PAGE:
By imposing the overwhelming majority of the risk of error on the defendant in its application of the most stringent standard possible, Georgia holds that it is far better to erroneously execute a mentally retarded person than to erroneously impose a life sentence on one not mentally retarded. Requiring a defendant to prove mental retardation beyond a reasonable doubt is appropriate only if the interests of a state in maximizing the number of death sentences outweigh the constitutional right of mentally retarded offenders not to be executed. This state interest, however, is not constitutionally permissible at the cost of violating the constitutional right of a mentally retarded offender not to be executed.
Hill v. Schofield, __ F. 3d __ , Case No. 08-15444 (11th Cir., June 18, 2010), slip op. at pgs. 14-15.
However, the decision was not without strong dissent. I am no lawyer, but a few folks I know withknowledge of these matters suggest that it is likely that the state will ask for a a rehearing in front of the entire array of the 11th circuit's judges, a procedure known as motion for rehearing en banc. A motion for rehearing is (according to my sources) a prerequisite for seeking review by the SCOTUS.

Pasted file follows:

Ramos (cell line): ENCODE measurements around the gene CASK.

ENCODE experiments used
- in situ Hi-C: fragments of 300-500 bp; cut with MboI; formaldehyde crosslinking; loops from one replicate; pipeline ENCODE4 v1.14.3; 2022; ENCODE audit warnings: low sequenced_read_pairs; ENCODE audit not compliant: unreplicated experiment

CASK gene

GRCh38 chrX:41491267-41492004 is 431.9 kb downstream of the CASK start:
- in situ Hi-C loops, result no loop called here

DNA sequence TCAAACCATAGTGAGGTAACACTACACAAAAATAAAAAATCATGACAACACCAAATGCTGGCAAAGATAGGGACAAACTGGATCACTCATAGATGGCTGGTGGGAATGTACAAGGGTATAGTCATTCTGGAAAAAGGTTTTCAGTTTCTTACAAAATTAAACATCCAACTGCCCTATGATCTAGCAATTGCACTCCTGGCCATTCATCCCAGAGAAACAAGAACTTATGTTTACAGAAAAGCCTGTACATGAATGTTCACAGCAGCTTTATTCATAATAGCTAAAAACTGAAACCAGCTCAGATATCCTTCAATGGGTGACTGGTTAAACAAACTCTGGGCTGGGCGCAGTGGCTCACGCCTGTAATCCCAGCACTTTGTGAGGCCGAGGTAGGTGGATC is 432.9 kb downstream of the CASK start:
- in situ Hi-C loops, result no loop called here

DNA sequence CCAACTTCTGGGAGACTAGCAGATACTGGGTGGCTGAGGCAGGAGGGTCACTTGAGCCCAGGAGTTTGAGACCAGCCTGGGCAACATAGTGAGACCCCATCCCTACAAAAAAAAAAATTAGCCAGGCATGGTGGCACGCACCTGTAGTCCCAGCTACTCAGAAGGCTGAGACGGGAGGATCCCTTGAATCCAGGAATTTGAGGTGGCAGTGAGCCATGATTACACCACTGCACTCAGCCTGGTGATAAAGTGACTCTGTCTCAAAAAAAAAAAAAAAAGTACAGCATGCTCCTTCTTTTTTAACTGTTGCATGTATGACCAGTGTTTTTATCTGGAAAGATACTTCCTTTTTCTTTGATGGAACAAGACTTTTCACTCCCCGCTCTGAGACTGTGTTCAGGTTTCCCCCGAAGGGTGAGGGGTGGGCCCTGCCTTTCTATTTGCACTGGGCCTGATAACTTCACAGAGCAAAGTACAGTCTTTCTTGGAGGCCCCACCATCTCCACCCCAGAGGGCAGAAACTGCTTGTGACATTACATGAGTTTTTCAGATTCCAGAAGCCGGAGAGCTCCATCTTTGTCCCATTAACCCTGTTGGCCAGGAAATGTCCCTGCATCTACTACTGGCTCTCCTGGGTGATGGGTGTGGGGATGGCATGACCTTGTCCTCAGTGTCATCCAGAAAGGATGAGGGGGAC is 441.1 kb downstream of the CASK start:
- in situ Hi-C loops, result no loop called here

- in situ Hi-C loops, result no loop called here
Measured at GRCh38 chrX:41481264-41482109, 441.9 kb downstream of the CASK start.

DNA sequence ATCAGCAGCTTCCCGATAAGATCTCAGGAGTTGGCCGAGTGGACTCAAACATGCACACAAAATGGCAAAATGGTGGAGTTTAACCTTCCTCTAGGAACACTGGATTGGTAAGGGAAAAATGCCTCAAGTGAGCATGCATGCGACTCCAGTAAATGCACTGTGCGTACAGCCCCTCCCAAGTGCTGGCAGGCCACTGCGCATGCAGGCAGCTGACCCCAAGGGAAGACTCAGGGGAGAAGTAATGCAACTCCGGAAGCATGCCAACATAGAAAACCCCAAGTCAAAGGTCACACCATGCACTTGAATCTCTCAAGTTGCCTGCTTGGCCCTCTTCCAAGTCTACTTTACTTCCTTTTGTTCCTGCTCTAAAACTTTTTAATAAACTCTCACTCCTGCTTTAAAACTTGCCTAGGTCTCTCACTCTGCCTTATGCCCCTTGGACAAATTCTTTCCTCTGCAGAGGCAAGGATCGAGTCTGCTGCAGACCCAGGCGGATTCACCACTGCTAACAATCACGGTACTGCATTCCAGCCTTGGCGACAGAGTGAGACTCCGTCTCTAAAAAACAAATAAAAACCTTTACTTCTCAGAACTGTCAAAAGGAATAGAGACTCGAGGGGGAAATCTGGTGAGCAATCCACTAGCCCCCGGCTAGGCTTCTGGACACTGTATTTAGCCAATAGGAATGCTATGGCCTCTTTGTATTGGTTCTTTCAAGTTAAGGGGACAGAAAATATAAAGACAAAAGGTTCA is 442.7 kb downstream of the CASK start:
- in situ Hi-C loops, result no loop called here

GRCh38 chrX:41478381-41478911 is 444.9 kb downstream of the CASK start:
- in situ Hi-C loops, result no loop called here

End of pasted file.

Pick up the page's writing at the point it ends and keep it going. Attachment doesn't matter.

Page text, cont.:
Although the case is limited to the 11th Circuit (Fla, Ala, Ga) it could potentially have impact elsewhere. The concept of limited powers to define and apply Atkins could possibly be extended beyond just the burden of proof (e.g., one could argue bright line cutoff scores, SEM, and courts claiming to know the types of behaviors the define the AB prong of the Dx--Briseno AB standards in Texas).
Clearly this case warrants close monitoring.
I have added the case to the ICDP Court Decisions blogroll with a link to the decision.
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